Brannon, who is the operations officer for the battalion that is patrolling Arghandab River Valley, says about 30% to 40% of Afghan police officers regularly smoke the drug hashish in Arghandab. He says the percentage is higher in other districts where marijuana — from which hashish is derived — is easier to get.

Brannon says in the Panjwai District, just south of Kandahar, he found marijuana plants growing inside Afghan police stations. When Brannon’s 2nd Battalion, 508th Parachute Infantry Regiment established its headquarters at a government center in the Arghandab River Valley, they had to destroy a hashish-smoking hut used by the police.

“If you push them too hard on it, they get pissed,” he says.

I’ll bet they’re pissed! They probably had a long night molesting boys and robbing the locals, when else are they supposed to smoke a bowl? The problem is, they’re sort of the lynch pin of our whole war strategy:

The United States plans to ring the city of Kandahar with soldiers to prevent the Taliban from entering as the Afghan army and police clear the city of enemy forces. The strategy relies on thousands of Afghan police officers preventing suicide attacks, protecting villagers, manning checkpoints, ferreting out Taliban infiltrators and making sure they do not find sanctuary anywhere, according to the International Security Assistance Force.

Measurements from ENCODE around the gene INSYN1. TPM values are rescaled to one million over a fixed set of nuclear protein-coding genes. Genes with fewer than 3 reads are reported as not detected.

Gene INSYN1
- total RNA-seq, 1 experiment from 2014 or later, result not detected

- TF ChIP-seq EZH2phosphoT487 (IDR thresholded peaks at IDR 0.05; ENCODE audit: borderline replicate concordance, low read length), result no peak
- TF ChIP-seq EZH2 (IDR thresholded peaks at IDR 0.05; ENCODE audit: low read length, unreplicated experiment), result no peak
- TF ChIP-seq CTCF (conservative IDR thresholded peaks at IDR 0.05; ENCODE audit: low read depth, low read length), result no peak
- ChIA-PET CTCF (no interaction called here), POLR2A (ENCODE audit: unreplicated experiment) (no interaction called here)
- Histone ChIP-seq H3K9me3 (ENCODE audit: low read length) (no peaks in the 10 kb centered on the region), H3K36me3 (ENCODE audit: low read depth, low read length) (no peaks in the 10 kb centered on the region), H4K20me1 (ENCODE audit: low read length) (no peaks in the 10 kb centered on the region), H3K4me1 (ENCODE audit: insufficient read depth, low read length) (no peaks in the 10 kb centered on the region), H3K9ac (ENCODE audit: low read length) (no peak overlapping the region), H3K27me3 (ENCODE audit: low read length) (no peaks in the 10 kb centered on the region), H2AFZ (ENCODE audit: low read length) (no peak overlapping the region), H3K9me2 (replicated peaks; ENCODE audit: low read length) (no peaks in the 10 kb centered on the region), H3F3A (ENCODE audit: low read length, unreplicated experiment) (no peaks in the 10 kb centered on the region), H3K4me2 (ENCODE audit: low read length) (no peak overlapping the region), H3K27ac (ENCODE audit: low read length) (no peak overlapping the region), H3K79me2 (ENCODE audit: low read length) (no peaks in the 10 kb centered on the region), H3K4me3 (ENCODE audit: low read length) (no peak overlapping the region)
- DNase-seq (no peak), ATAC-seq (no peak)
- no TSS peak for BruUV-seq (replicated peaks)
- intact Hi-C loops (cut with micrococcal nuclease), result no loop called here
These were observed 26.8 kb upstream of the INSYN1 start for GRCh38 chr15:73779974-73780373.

That kind of role requires a professional police force that can take over duties performed by U.S. troops, allowing those forces to eventually depart Afghanistan.

That’s a pretty big job. What that means is that person you know who’s deployed over in Afghanistan, that friend from school or that dude you know from work, they’re counting on those police. Right now as you’re reading this, that soldier, all his buddies at the checkpoints, the local Afghan villagers, their very survival is depending on an Afghan policeman who is baked out of his mind. And again, this isn’t the Taliban we’re talking about, this our allies that we spend many billions of dollars on. The Taliban certainly isn’t sitting around getting high, they’re doing this:

Officials now say at least three people were killed in the blast. Four others were wounded, officials said.

Zalmai Ayoubi, spokesman for the Kandahar government, said three children were killed by the blast, and two police and two civilians were slightly wounded.

A spokesman for the Taliban, which claimed responsibility for the bombing, said 11 people were killed in the explosion.

“Today’s donkey cart bomb explosion was on foreign forces, which killed 11 foreigners and four were injured,” Taliban spokesman Qari Yousuf Ahmadi said.

Ahmadi said the bombing was in response to the planned U.S.-led offensive to oust Taliban fighters from the volatile Kandahar region this summer.